Archive for The Red Pony

As if on cue

Posted in FILM with tags , , , , , , , , , , , , , , , on January 25, 2014 by dcairns

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I confess to mixed feelings about Lewis Milestone’s film of Clifford Odets’ script of THE GENERAL DIED AT DAWN. The orientalism and exoticism (exoticism, remember, is racism’s sexy sister) and yellowface makeups are both seductive and repulsive, and the narrative at times decidedly silly. Rather than playing Odets’ flamboyant dialogue “hard and fast,” as the author preferred, the actors (Gary Cooper and Madeleine Carrol and Akim Tamiroff among others) have a tendency to linger on it, as if they can’t believe they’ve been handed such classy material. Delivered at speed, as in THE SWEET SMELL OF SUCCESS, an Odets line *can* sound as if the actor’s just thought of it, the impossible cracked street-poetry tumbling out in a mixture of verbal genius and a kind of fervid desperation to find le mot juste before another millisecond goes by. Hanging about tends to expose just how preciously contrived it is.

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Still, there’s a whole hell of a lot to admire. The Paramount high gloss look, with Travis Banton costumes, gorgeous three-point lighting, elaborate sets and a pulse-pounding score by Werner Janssen combine with Milestone’s atmospheric angles and moves to create a work that’s never less than compelling. It’s a bit like Sternberg with the swooning eroticism blended with a more two-fisted romanticism. The ending is pretty ridiculous, and I find myself agreeing for the first time with Graham Greene, a great film critic but one whose opinions I habitually clash with. He though the ending was silly too — but it’s beautifully staged.

A really interesting moment was point out in the comments section earlier by David Boxwell — a match dissolve between a round doorknob and a gleaming cueball on a pool table. It seems a moment of self-conscious bravura motivated by nothing other than the smooth whiteness of the two objects. But it’s actually a fascinating, odd piece of prefiguring.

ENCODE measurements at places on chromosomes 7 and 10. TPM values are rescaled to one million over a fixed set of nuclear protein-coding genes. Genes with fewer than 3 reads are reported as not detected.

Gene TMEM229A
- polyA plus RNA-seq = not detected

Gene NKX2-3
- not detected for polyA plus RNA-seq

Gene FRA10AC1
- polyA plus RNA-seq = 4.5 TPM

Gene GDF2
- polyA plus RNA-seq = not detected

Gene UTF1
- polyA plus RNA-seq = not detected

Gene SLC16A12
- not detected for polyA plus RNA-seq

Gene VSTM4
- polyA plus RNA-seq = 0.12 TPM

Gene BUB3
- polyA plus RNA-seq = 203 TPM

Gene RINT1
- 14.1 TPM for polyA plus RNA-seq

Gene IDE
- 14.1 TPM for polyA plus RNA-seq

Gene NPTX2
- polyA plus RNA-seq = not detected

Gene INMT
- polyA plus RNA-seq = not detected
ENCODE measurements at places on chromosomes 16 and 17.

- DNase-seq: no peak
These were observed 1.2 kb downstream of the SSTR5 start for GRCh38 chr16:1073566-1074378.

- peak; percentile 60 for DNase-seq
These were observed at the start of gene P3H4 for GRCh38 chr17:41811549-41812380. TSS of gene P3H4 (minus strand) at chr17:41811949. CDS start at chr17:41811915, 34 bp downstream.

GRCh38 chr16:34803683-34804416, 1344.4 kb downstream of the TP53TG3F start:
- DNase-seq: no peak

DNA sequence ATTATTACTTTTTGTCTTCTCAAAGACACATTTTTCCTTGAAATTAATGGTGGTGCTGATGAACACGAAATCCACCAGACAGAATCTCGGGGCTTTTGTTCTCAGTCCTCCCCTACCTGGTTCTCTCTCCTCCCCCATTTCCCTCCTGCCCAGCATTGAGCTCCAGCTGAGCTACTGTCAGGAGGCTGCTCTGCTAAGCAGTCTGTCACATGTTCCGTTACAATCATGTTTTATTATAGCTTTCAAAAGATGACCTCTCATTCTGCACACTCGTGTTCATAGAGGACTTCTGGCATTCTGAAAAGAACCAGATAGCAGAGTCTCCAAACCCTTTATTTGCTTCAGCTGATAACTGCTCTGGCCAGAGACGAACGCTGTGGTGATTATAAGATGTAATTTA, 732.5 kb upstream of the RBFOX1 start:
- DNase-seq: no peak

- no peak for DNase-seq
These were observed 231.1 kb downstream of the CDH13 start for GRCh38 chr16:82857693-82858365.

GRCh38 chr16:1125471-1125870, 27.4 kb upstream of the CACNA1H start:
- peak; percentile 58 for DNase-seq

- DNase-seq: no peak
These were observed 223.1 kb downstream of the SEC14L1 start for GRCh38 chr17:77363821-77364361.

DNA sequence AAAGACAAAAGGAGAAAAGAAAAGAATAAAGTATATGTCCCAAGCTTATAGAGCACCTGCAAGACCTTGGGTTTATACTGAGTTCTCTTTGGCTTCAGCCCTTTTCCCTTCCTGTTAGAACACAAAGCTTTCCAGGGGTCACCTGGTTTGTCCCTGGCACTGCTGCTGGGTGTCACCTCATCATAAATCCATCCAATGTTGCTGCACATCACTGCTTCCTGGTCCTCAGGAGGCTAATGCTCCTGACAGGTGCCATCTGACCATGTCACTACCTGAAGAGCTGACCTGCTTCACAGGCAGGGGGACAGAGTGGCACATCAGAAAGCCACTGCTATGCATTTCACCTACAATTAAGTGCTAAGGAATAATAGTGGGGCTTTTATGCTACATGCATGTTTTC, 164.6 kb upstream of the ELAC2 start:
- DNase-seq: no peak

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The doorknob is attached to a door through which Gary Cooper has just exited, and the dissolve takes us to a pool hall where Madeleine Carroll is part of a group laying plans antithetical to Coop’s. So arguably the crossfade suggests an imminent connection between the two.

But it’s paid off in grand style later. Carroll seduces and betrays Cooper, rather against her judgement, and doesn’t expect to see him again. When he turns up wounded in the magnificently grotty hotel, he swears he’ll kill Carroll “in half” if he ever sees her again — whereupon Dudley Digges with wax eyelids opens the door to the parlour and reveals the guilty blonde herself, playing pool. She drops the cueball, which rolls up to Coop’s feet. So the connection of door — cueball — Coop & Carroll — is a sort of engram, or compound symbol, carefully planted to prefigure this meeting.

The rare use of match dissolves made me wonder if Milestone had seen and admired my own favourite movie, Victor Sjostrom’s  HE WHO GETS SLAPPED, an early twenties Lon Chaney clown tragedy containing numerous such effects. The match dissolve from a ring of chickens to a circus ring in THE RED PONY made me suspect this even more strongly. When I saw THE NIGHT OF NIGHTS, a fairly undistinguished 1939 Broadway weepie (Milestone’s creative energies were clearly more occupied with OF MICE AND MEN that year), I became fairly convinced I was right —

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Clown-slapping. The slappee is Pat O’Brien, the slapper is Roland Culver.

No wonder I’m so keen on Milestone! We have the same favourite movie.